White's History, Gazetteer & Directory of Warwickshire of 1850 details the times of the Bristol Road (horse-drawn) omnibus which left Birmingham from the Bee Hive in Bull Street for the Bristol Road toll-gate at Priory Road. ‘During the Strawberry Season, this Omnibus will make three journies to Strawberry Vale, viz., half-past Four, a quarter before Seven, and Eight.' Presumably it turned up Priory Road to the Vale. Seasonal labour on farms was often supplied by gypsies and other travellers. Here some of it was supplied by workers from the town.


But the land here, part of the Calthorpe Estate, was destined to be built on. Building leases had been granted as early as 1796 clse to Edgbaston Hall and in the 1830s Edgbaston Park Road was laid out. Between it and the Birmingham & Worcester Canal and Church Road, an area now known as The Vale, a very large house of that name was built in extensive grounds. Remnants of its stone boundary wall still survive. Other large houses were built nearby including Wyddrington, and Maple Bank.

 

The 1841 Census lists only two properties in Strawberry Vale. One was a nursery, the other the home of the Danks family, Samuel, a solicitor, his wife and three young daughters waited on by four servants. Danks was a man of some means. A series of legal documents held by Birmingham Archives gives an interesting insight into residents on the developing Calthorpe Estate during the 19th century.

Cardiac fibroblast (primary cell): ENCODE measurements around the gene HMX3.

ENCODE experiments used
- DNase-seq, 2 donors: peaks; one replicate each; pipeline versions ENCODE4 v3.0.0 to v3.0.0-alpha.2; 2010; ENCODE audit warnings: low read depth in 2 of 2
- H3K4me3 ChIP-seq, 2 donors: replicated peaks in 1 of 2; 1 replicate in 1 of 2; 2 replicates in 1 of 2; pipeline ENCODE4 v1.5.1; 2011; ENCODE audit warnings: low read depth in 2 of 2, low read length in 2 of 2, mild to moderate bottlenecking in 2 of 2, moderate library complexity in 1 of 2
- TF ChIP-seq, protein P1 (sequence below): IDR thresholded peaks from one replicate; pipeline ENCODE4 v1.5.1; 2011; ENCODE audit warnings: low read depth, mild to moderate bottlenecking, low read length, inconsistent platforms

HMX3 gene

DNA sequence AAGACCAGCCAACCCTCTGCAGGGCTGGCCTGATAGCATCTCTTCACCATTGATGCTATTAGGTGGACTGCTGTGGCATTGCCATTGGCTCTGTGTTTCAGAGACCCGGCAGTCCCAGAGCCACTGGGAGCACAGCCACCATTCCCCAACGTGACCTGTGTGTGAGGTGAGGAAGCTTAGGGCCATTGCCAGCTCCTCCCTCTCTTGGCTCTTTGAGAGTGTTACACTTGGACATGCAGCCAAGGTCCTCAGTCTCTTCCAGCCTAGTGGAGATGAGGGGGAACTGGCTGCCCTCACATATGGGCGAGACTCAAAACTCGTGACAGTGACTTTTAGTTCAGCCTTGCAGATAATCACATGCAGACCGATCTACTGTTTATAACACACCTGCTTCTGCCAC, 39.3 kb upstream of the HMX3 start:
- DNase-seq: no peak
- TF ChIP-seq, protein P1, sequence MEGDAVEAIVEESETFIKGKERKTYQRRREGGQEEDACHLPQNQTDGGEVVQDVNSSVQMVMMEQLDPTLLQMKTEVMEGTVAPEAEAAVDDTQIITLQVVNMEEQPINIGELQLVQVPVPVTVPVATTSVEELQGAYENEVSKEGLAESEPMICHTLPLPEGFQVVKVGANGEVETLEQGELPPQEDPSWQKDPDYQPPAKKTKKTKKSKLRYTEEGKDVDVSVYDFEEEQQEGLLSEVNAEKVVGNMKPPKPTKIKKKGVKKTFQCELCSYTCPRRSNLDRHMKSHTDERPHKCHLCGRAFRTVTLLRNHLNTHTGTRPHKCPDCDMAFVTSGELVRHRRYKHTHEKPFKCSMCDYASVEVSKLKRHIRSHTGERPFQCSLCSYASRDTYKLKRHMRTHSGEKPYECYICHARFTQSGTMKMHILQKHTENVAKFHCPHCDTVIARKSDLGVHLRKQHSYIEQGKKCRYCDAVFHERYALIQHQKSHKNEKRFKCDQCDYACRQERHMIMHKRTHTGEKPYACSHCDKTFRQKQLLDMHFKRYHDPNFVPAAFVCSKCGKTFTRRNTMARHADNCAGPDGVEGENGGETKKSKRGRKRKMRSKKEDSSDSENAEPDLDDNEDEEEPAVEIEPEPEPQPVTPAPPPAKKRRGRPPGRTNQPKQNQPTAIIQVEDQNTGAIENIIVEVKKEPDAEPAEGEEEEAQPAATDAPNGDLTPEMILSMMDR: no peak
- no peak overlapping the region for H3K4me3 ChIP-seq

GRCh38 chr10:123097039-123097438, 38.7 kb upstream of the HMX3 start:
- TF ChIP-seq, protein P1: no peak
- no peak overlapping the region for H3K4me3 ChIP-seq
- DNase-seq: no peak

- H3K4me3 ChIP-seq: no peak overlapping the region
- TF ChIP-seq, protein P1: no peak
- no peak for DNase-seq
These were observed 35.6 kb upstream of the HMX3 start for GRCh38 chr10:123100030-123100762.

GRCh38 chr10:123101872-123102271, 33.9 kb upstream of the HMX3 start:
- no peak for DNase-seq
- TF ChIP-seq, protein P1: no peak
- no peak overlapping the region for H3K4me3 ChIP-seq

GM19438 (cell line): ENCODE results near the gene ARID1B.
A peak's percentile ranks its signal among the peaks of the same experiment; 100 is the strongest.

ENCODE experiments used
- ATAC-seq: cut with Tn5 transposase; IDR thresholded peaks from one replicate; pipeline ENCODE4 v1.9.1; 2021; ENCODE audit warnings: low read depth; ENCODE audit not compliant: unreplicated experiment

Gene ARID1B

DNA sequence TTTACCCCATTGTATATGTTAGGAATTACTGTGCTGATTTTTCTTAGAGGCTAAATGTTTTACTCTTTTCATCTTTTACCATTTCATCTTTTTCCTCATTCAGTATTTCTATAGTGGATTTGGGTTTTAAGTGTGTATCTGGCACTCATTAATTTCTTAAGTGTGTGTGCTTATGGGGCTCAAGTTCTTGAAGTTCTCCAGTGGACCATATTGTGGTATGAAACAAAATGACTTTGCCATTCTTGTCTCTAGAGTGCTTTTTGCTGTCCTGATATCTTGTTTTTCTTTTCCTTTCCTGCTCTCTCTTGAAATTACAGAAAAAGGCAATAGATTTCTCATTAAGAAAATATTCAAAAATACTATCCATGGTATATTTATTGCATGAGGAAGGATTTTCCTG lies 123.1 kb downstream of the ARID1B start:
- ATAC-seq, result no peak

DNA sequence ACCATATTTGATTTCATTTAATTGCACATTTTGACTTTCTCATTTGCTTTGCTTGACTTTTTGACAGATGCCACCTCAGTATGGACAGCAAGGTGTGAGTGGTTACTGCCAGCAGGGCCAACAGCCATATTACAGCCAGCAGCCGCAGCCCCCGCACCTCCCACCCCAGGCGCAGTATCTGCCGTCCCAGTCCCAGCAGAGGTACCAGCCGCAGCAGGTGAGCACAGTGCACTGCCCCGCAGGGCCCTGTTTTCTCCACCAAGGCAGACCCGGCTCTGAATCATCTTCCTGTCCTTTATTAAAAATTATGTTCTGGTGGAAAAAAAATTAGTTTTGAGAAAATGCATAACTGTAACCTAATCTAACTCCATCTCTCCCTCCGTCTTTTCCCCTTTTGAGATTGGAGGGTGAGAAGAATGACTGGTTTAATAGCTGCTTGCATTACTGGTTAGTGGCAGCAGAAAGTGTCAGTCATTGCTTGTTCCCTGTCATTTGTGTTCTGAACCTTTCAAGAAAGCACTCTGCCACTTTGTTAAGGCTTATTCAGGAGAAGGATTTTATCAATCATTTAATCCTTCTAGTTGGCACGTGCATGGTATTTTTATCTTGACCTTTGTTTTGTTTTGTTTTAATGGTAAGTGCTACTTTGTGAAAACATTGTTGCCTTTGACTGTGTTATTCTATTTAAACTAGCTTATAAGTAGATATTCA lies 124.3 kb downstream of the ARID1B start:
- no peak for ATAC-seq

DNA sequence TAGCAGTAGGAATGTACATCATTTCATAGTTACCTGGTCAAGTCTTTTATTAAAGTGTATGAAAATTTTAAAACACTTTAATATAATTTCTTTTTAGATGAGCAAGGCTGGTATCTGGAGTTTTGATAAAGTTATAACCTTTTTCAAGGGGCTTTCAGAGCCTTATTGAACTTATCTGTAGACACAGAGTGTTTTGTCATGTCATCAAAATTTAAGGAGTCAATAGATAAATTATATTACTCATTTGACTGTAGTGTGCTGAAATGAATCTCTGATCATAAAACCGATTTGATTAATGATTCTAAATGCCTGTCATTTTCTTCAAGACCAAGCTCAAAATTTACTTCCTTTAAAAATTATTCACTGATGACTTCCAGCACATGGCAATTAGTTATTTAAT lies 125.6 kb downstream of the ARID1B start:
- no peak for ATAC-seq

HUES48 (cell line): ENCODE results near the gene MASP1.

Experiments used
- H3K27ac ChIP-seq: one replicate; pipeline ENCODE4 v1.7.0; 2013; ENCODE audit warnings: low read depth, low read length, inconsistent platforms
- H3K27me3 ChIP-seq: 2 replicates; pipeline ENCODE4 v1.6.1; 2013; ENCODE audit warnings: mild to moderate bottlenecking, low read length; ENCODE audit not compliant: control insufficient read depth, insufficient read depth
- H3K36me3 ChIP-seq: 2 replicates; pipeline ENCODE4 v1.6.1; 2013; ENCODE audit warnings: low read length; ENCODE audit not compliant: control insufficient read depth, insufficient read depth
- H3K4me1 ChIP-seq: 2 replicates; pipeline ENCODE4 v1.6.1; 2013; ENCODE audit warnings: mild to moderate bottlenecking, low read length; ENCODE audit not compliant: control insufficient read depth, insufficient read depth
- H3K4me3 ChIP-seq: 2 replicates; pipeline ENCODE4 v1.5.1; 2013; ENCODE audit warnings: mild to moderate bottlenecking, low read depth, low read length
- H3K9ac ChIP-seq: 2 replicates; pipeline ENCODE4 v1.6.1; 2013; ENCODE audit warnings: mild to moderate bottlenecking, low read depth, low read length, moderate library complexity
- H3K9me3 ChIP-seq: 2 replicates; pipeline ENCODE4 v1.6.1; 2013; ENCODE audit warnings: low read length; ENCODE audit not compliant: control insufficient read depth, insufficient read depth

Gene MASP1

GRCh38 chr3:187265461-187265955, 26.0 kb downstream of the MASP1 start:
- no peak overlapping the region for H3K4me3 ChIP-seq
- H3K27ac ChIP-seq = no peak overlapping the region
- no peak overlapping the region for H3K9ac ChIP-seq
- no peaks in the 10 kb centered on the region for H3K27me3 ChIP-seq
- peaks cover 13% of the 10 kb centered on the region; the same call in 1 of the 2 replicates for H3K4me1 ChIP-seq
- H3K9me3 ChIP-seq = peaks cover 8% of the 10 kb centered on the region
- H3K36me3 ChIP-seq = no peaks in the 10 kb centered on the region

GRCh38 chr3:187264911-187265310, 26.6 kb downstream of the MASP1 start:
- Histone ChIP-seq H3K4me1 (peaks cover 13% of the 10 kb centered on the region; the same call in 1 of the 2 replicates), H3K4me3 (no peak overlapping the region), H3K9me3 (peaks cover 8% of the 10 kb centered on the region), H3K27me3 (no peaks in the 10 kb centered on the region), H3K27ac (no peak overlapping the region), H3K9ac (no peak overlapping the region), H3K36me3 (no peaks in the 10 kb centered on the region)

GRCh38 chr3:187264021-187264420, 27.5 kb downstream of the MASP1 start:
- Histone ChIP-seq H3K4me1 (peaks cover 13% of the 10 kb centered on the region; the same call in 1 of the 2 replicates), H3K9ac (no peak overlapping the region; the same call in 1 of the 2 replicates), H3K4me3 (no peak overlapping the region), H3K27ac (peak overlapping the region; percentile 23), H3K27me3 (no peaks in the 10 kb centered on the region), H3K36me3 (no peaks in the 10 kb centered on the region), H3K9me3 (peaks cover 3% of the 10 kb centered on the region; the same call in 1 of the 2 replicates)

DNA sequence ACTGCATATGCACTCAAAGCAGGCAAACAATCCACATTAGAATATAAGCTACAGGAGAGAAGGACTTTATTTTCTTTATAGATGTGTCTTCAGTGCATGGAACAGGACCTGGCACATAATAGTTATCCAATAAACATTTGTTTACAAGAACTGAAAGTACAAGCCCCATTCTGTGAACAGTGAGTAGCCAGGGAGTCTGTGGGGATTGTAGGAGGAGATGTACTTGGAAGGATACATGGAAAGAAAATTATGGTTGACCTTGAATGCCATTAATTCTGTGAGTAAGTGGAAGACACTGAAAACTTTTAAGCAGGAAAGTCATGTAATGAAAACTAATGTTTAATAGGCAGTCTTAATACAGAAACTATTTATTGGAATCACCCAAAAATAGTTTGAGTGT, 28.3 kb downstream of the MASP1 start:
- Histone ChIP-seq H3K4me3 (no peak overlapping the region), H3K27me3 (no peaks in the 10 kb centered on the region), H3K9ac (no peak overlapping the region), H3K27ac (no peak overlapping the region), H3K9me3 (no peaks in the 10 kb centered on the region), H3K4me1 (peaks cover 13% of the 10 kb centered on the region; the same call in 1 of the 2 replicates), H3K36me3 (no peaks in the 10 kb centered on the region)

Samuel Danks's father, John was a canal carrier and wharfinger. He owned a warehouse at Diglis Wharf in Worcester and properties in West Bromwich, Wednesbury and Tipton. In 1832 he took a lease from Lord Calthorpe of land at the corner of Harborne Road and Chad Road on which he was to have houses built to be let at £40 a year. Houses in this area sell for up to £1 million today and prices must have been comparable then as this has always been a high-status district. Ten years later when the houses has been built he was letting them at over £100 a year. However, by 1848 John Danks was bankrupt. It is possible that he was adversely affected by the coming of the railways at this time. By this time his son had become a solicitor and a wealthy man in his own right. It seems that he was able buy back his father's properties from his creditors and then to lease them out himself.